have a major scientific impact and thus deserve a high priority score.  For
example, an investigator may propose to carry out important work that by its
nature is not innovative but is essential to move a field forward.

(1) Significance:  Does this study address an important problem?  If the aims of
the application are achieved, how will scientific knowledge be advanced?  What
will be the effect of these studies on the concepts or methods that drive this

(2) Approach:  Are the conceptual framework, design, methods, and analyses
adequately developed, well-integrated, and appropriate to the aims of the
project?  Does the applicant acknowledge potential problem areas and consider
alternative tactics?

(3) Innovation:  Does the project employ novel concepts, approaches or method?
Are the aims original and innovative?  Does the project challenge existing
paradigms or develop new methodologies or technologies?

(4) Investigator:  Is the investigator appropriately trained and well suited to
carry out this work?  Is the work proposed appropriate to the experience level
of the principal investigator and other researchers (if any)?

(5) Environment:  Does the scientific environment in which the work will be done
contribute to the probability of success?  Do the proposed experiments take
advantage of unique features of the scientific environment or employ useful
collaborative arrangements?  Is there evidence of institutional support?

In addition to the above criteria, in accordance with NIH policy, all
applications will also be reviewed with respect to the following:

o  The adequacy of plans to include both genders, minorities, and their subgroups
as appropriate for the scientific goals of the research.  Plans for the
recruitment and retention of subjects will also be evaluated.

o  The reasonableness of the proposed budget and duration in relation to the
proposed research

o  The adequacy of the proposed protection for humans, animals or the
environment, to the extent they may be adversely affected by the project proposed
in the application.


Applications will be selected for funding based on scientific merit of the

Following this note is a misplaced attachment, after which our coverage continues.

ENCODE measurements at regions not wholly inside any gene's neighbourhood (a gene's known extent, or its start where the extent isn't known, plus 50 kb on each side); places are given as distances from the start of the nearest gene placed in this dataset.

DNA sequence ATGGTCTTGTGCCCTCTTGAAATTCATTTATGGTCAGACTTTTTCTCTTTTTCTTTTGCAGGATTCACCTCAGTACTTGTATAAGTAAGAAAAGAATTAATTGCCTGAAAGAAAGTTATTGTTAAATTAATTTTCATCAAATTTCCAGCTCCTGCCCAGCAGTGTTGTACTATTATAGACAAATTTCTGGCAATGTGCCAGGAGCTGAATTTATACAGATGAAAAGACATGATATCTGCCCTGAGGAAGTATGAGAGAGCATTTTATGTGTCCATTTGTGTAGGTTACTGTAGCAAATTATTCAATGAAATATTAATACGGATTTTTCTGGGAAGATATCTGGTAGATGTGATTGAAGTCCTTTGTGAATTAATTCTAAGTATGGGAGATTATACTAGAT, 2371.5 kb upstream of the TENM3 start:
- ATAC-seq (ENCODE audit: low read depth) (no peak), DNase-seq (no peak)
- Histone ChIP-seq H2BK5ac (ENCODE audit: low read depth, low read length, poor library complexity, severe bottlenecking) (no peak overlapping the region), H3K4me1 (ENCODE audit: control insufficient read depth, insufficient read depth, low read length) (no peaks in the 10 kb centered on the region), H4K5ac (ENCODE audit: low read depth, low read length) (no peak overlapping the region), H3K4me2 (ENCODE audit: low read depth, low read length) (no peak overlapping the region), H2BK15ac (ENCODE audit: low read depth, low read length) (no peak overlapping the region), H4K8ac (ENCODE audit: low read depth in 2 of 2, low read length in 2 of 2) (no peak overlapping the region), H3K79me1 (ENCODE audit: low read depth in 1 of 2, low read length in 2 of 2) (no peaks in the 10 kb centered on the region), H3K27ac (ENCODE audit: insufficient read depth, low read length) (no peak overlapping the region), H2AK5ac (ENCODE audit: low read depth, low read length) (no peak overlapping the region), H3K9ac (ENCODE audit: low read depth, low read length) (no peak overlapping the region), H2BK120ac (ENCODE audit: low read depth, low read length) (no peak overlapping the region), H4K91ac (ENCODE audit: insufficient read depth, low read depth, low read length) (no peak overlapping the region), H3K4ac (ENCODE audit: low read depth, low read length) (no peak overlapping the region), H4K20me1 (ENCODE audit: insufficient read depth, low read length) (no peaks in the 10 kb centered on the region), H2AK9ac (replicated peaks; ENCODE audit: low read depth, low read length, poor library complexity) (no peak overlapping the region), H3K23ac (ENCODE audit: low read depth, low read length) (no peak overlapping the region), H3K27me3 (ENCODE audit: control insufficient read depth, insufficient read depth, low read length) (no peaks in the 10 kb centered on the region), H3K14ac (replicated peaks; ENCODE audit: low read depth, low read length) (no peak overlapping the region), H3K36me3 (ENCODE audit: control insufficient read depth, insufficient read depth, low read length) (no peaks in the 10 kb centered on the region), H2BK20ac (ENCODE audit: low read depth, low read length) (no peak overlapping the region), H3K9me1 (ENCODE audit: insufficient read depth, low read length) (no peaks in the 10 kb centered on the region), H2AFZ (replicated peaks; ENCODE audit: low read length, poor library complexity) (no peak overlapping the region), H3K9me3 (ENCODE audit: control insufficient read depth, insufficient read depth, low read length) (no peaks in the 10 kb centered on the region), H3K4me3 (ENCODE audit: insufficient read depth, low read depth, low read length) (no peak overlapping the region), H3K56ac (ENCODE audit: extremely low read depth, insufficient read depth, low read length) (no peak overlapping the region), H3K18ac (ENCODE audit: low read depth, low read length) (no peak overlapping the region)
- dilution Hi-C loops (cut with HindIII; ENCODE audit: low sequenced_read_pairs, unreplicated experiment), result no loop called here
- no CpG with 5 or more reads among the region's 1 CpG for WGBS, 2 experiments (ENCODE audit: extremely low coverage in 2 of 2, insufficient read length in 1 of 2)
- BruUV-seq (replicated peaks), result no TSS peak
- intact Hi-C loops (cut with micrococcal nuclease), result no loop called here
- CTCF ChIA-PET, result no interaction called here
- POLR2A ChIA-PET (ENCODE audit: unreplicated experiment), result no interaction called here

proposal, the availability of funds, and program priorities.


Inquiries are encouraged.  The opportunity to clarify any issues or questions
from potential applicants is welcomed.  Additional information on the National
Center for Medical Rehabilitation Research is available on the Web  at

Direct inquiries regarding programmatic issues to:

Louis A. Quatrano, Ph.D.
National Center for Medical Rehabilitation Research
National Institute of Child Health and Human Development
Building 61E, Room 2AO3
Bethesda, MD  20892-7510
Telephone:  (301) 402-2242
FAX:  (301) 402-0832

James S. Panagis, M.D., M.P.H.
Orthopaedics Program
National Institute of Arthritis and Musculoskeletal and Skin Diseases
45 Center Drive, Room 5AS-37K, MSC 4500
Bethesda, MD  20892-6500
Telephone:  (301) 594-5055
FAX:  (301) 480-4543

Richard W. Lymn, Ph.D.
Muscle Biology Program
National Institute of Arthritis and Musculoskeletal and Skin Diseases
45 Center Drive, Room 5AS-49E, MSC 4500
Bethesda, MD  20892-6500
Telephone:  (301) 594-5128
FAX:  (301) 480-4543

Direct inquiries regarding fiscal matters to:

Mary Ellen Colvin
Grants Management Branch
National Institute of Child Health and Human Development
Building 61E, Room 8A17
Bethesda, MD  20892-7510
Telephone:  (301) 496-1303
Fax: (301) 402-0915

Ms. Sally A. Nichols
Grants Management Office
National Institute of Arthritis and Musculoskeletal and Skin Diseases
45 Center Drive, Room 5AS-49F, MSC 4500
Bethesda, MD  20892-6500
Telephone:  (301) 594-3535
FAX:  (301) 480-5450


This program is described in the Catalog of Federal Domestic Assistance No.
93.929 Medical Rehabilitation Research and No. 93.846 Arthritis, Musculoskeletal
and Skin Diseases Research.  Awards are made under authorization of the Public
Health Service Act, Title IV, Part A (Public Law 78-410, as amended by Public Law
99-158, 42 USC 241 and 285) and administered under PHS grants policies and
Federal Regulations 42 CFR 52 and 45 CFR Part 74.  This program is not subject
to the intergovernmental review requirements of Executive Order 12372 or Health
Systems Agency review.

The PHS strongly encourages all grant recipients to provide a smoke-free
workplace and promote the non-use of all tobacco products.  In addition, Public
Law 103-227, the Pro-Children Act of 1994, prohibits smoking in certain
facilities (or in some cases, any portion of a facility) in which   regular or
routine education, library, day care, health care or early childhood development
services are provided to children.  This is consistent with the PHS mission to
protect and advance the physical and mental health of the American people.